Sup, I’m Milo. For those new to the site, you might think “Who the hell is this schmuck?” because I’m a lazy so-and-so. Two weeks! Two weeks! Two weeks I’ve left you in the sorta capable hands of Reuben and his.. um.. music stuff. However, you can stop smashing up your computers due to the utter incompetence that surrounds Reuben like an aura, I’m back with my.. um.. movie stuff. Yay.

During my stint as the lazy so-and-so, I’ve been to the cinema, obviously, ya’ friggin’ idiot. No, not to see Deadpool, thanks for rubbing in my face with your meaty paws by the way, but to see this film. Which, though underwhelming and slightly predictable, was alright, it was fine, it was tolerable.

The story is standard for a family film and is riddled with predictable formalities, like “Mom! You’re embarrassing me!” and “Oh golly! A girl! I’m a relatable teenage boy, better not embarrass myself in front of her! Doh! I just gone and did! Ya-huck!” which does deeply offend me to my very core. Teenager moves with his mum to a boring suburb, doesn’t fit in at school and makes a best friend who is “flamboyant” to say the least. However, little does he know that his neighbour is none other than R.L. Stine, the author of the Goosebumps. Anyway, the teenager hears his daughter scream and immediately thinks “child abuse!” like any normal person would, obviously. Then, he BREAKS INTO HIS HOUSE, like any normal person would, obviously, and finds that his daughter is fine and he has just screwed the entire neighbourhood by releasing monsters unto it, via magic books.

Industrial Light and Magic eat your heart out.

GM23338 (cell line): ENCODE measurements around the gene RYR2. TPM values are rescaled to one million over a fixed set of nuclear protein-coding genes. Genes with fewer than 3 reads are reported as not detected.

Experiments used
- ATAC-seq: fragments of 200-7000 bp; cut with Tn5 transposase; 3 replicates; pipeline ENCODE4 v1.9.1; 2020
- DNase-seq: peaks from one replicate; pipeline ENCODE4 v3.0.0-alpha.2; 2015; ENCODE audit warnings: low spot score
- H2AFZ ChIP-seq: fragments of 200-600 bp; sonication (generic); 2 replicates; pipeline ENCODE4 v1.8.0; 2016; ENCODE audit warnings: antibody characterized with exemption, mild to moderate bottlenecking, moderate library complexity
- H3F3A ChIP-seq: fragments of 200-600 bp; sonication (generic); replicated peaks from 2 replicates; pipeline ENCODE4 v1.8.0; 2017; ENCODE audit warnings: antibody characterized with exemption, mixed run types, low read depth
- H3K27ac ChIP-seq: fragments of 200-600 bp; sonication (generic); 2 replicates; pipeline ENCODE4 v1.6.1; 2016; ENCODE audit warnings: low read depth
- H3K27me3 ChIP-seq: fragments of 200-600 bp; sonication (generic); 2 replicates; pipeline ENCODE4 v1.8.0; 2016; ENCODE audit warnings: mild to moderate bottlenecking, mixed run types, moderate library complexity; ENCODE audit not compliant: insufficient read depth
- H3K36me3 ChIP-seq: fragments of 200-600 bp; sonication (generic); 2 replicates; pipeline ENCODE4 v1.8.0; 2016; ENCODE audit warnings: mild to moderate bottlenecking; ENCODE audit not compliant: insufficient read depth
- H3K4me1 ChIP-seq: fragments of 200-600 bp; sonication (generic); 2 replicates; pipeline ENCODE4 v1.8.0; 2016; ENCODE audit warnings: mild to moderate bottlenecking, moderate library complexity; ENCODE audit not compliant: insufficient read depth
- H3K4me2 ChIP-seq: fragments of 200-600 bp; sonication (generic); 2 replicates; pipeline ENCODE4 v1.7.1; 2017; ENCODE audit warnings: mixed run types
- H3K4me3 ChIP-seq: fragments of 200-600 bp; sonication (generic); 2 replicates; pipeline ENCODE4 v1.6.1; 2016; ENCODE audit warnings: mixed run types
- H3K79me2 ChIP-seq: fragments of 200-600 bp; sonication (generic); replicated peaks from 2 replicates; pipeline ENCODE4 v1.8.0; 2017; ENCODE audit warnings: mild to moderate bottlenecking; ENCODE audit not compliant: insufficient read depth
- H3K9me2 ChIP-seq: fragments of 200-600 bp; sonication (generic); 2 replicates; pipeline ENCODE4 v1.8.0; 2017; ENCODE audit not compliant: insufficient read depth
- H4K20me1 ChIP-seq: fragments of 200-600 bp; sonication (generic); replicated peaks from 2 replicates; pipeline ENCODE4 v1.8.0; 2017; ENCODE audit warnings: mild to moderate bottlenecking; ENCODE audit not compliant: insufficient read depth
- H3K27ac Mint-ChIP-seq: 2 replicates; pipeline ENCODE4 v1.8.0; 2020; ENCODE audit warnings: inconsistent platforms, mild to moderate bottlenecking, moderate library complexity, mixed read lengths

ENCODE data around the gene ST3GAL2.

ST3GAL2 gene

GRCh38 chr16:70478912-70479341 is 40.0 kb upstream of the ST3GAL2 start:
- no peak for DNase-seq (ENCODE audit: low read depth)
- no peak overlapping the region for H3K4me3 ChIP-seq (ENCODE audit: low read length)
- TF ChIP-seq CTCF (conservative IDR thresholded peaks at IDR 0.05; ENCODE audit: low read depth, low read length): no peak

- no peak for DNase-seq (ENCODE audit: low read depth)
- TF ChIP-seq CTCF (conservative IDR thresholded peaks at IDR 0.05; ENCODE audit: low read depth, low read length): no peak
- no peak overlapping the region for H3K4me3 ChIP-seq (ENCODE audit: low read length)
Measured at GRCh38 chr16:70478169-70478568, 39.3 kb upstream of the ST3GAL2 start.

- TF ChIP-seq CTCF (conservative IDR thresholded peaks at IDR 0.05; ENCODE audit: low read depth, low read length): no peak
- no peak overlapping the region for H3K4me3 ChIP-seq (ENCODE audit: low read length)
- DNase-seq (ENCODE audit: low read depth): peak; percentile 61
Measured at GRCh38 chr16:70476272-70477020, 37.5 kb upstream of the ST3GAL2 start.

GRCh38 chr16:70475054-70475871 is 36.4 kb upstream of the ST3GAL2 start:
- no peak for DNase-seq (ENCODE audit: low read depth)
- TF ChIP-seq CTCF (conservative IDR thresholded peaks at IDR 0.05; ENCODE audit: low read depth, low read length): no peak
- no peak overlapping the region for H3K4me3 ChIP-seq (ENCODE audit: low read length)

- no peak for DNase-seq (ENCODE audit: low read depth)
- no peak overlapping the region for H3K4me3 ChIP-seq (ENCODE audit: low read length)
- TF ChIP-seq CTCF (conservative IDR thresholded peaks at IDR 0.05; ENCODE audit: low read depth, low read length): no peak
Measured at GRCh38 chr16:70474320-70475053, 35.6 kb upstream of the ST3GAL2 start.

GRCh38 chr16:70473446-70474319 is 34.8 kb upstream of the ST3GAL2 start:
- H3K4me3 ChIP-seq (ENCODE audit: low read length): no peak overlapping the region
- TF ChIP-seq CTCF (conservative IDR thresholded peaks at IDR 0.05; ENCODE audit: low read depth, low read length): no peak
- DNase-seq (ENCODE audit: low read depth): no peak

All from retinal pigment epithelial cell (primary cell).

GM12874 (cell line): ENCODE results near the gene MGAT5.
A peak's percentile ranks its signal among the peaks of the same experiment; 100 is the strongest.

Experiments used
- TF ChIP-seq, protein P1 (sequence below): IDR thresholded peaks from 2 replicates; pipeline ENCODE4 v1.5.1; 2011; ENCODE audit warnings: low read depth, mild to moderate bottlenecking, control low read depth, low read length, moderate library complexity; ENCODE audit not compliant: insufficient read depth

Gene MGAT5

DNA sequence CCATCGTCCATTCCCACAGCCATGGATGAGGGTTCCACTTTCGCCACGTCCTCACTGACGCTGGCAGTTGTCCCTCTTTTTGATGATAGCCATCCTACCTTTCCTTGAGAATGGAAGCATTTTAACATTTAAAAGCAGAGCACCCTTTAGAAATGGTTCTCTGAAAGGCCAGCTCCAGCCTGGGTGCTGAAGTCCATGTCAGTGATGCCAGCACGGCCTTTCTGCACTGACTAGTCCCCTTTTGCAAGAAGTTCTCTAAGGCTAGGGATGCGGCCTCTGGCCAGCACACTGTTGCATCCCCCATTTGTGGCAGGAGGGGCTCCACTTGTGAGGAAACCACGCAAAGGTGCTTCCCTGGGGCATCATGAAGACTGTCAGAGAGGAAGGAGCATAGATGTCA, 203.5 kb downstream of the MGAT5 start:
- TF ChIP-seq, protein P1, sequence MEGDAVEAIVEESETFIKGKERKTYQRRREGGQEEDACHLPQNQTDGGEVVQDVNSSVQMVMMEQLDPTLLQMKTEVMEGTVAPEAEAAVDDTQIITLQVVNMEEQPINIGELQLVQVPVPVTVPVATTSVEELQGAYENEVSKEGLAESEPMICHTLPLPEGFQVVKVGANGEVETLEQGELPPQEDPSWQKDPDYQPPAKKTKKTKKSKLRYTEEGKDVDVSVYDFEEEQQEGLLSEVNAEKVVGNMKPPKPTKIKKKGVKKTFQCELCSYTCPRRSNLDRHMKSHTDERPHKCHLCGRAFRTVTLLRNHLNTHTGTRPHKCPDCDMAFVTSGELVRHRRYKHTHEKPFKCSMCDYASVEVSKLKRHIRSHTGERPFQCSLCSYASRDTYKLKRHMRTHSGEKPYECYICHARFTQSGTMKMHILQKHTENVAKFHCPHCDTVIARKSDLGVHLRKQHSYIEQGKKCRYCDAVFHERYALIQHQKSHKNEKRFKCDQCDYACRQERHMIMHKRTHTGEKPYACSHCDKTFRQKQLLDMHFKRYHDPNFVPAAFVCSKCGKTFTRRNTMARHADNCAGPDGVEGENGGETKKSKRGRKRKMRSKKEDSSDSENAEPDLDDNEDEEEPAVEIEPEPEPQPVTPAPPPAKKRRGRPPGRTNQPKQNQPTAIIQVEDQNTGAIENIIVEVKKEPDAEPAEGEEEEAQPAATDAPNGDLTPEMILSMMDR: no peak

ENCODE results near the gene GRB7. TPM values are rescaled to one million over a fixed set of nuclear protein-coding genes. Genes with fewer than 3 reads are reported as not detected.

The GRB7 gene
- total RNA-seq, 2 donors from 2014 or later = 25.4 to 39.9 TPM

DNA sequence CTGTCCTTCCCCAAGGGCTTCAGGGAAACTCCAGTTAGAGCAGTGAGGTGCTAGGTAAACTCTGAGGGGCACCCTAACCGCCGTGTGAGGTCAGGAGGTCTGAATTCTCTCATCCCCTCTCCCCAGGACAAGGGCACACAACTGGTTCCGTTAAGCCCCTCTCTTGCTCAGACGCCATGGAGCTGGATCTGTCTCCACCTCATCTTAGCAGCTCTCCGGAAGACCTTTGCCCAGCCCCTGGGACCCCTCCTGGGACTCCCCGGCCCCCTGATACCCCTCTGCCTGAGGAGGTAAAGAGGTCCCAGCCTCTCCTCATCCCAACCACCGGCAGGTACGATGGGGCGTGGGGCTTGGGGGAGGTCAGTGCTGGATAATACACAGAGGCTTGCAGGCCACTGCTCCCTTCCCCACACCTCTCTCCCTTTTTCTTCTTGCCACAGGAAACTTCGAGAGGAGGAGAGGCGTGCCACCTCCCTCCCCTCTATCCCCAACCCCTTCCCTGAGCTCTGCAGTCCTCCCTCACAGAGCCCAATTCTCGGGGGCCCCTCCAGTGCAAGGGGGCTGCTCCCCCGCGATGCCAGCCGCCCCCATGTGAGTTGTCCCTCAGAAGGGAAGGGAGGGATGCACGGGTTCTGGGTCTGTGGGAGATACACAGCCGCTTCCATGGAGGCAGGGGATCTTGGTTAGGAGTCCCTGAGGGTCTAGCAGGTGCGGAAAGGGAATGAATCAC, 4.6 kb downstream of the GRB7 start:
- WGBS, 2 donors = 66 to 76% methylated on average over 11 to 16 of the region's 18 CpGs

Industrial Light and Magic eat your heart out.

The dweebs and nerds who read Goosebumps will probably get a kick out of the constant meta jokes and references, as well as recognize the countless amount of monsters that flood the screen.

Due to the countless amount of monsters on screen, you could be forgiven for thinking this film was going to suffer from “The Amazing Spider Man 2” syndrome with too many villains and not enough focus on any of them. However, this film picks a select few villains and concentrates focus on them, namely The Abominable Snowman, The Werewolf, The Giant Praying Mantis and Slappy, the little wooden bastard that threw the proverbial “manure” at the metaphorical “fan” to start with. This avoids any poor character development, giving me enough air time to fully familiarize myself with them and hate them all.

R.L. Stine is played by Jack Black, who steps out of his “lovable idiot” comfort zone which we all know he loves to play mysterious, non-rock orientated character, even though every time he spoke I thought “Rock. AAAAAAAAHAHAAAAHHAHHHHHAAHHHOOOOHOOOHOOO!!!!”

Rock.

Rock.

That being said, he plays it alright, better than YOU’D think, you judgmental pillock. There’s a definite sinister edge to the character that deteriorates as the film presses on, making him the family-friendly “lovable loser” we all know and love.

I hate everyone else, though. So much so, that I’m not even going to specify anything about them, because they are not worth it.

As with a disturbing amount of movies I’ve reviewed in the past few weeks, which you’d think would be a lot but it’s only two, there are some morally questionable themes near the end of the film which I won’t spoil for you now but keep that in mind if you ever go to see it. Okay?

Overall, Goosebumps was alright. Lacking in likable characters maybe, but the story itself was enjoyable enough. That being said, it wasn’t anything special.

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55/100

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Lots of hugs, kisses and lacerations

Milo

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